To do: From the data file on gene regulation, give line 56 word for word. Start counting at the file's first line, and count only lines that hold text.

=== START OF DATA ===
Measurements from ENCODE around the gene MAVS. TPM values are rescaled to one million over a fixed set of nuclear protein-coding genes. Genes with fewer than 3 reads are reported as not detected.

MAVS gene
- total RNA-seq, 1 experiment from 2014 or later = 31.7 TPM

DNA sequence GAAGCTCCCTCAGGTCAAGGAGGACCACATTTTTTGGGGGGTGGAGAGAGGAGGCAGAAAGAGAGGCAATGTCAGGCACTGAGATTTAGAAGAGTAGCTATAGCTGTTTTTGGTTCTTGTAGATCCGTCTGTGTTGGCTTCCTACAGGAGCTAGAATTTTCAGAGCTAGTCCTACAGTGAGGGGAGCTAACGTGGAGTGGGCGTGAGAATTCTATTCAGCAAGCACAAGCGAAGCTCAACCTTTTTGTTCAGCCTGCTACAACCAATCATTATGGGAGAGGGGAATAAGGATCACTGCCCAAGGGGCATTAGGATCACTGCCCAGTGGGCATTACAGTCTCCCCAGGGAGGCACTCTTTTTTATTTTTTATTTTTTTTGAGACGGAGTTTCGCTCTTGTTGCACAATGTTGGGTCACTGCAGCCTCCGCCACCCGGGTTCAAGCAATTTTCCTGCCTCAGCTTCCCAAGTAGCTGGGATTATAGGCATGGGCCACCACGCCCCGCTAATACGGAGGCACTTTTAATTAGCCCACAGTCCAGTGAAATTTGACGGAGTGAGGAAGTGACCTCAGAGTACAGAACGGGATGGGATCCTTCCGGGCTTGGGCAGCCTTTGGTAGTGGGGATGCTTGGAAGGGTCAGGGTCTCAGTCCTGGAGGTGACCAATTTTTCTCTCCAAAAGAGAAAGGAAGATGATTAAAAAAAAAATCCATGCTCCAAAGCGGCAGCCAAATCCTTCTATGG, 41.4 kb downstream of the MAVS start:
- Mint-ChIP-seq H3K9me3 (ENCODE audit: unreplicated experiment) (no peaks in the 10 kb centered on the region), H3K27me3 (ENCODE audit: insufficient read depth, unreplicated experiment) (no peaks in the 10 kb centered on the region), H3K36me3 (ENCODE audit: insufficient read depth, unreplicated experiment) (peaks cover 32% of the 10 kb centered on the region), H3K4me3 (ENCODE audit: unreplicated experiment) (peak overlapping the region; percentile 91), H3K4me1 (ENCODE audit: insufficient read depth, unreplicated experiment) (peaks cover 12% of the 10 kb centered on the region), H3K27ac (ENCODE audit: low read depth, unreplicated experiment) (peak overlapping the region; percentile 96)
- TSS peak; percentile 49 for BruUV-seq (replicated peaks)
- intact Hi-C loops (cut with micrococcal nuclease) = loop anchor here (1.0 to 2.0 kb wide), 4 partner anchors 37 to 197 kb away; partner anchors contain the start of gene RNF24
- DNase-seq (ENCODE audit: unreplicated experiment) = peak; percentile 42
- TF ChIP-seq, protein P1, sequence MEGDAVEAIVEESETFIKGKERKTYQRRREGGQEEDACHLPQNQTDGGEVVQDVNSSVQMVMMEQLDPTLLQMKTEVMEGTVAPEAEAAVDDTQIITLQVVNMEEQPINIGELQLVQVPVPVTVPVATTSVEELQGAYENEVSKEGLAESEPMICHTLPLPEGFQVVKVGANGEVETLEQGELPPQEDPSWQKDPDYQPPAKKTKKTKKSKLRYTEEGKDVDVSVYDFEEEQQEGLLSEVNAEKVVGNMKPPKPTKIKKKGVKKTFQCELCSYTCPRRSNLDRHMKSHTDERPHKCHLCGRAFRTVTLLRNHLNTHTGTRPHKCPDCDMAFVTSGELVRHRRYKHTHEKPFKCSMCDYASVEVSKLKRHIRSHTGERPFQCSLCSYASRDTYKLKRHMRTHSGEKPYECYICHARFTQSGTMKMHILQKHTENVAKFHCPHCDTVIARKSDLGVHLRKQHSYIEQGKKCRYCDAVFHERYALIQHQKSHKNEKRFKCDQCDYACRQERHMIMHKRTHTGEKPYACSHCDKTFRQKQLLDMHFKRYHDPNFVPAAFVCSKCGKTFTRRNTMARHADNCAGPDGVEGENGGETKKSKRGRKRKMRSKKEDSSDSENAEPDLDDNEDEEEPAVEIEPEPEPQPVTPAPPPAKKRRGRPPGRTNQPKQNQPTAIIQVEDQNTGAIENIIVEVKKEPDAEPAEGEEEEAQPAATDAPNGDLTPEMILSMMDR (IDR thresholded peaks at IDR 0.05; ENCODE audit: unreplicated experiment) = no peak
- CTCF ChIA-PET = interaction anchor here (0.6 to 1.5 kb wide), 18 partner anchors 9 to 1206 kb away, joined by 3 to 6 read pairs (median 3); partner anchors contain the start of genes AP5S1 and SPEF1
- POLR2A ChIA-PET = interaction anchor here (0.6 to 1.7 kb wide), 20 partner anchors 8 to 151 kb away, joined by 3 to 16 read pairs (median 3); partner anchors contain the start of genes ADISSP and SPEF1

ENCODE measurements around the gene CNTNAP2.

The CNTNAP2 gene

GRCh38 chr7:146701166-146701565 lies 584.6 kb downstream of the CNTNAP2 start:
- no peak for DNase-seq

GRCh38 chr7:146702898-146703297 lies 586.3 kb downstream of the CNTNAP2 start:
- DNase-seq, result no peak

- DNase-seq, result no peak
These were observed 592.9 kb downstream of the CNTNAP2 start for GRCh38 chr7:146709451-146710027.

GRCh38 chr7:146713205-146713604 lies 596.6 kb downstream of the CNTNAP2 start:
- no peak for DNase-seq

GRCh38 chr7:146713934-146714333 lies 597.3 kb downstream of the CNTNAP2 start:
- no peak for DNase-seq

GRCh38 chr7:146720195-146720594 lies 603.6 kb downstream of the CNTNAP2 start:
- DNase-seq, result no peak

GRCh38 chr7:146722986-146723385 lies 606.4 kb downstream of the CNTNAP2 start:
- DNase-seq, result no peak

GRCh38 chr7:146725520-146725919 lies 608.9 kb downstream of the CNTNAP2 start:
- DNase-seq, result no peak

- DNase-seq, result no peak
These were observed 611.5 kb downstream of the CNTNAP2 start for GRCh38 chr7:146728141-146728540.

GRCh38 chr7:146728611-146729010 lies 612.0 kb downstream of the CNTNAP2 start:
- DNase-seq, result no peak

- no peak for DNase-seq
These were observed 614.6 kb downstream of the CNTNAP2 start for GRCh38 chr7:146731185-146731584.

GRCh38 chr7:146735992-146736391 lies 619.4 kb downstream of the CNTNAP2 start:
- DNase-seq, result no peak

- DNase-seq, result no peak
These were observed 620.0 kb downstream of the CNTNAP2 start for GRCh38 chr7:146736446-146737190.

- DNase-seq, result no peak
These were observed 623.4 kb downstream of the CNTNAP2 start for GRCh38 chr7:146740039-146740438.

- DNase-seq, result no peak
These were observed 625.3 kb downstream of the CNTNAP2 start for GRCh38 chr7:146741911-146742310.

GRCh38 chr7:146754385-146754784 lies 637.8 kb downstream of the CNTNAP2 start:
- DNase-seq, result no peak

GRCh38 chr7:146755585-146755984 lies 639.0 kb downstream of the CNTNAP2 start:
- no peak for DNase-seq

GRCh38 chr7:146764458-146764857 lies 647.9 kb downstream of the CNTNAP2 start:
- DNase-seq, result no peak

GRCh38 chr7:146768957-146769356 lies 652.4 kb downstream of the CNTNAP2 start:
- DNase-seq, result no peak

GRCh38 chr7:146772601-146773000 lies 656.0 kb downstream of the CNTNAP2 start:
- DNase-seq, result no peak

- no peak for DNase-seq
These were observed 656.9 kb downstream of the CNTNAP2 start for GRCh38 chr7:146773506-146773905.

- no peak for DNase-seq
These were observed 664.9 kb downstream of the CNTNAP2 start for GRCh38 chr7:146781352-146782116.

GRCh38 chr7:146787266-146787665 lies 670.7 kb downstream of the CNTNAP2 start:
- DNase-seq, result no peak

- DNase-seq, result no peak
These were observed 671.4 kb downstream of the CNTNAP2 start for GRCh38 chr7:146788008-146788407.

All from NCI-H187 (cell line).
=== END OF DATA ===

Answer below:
- no peak for DNase-seq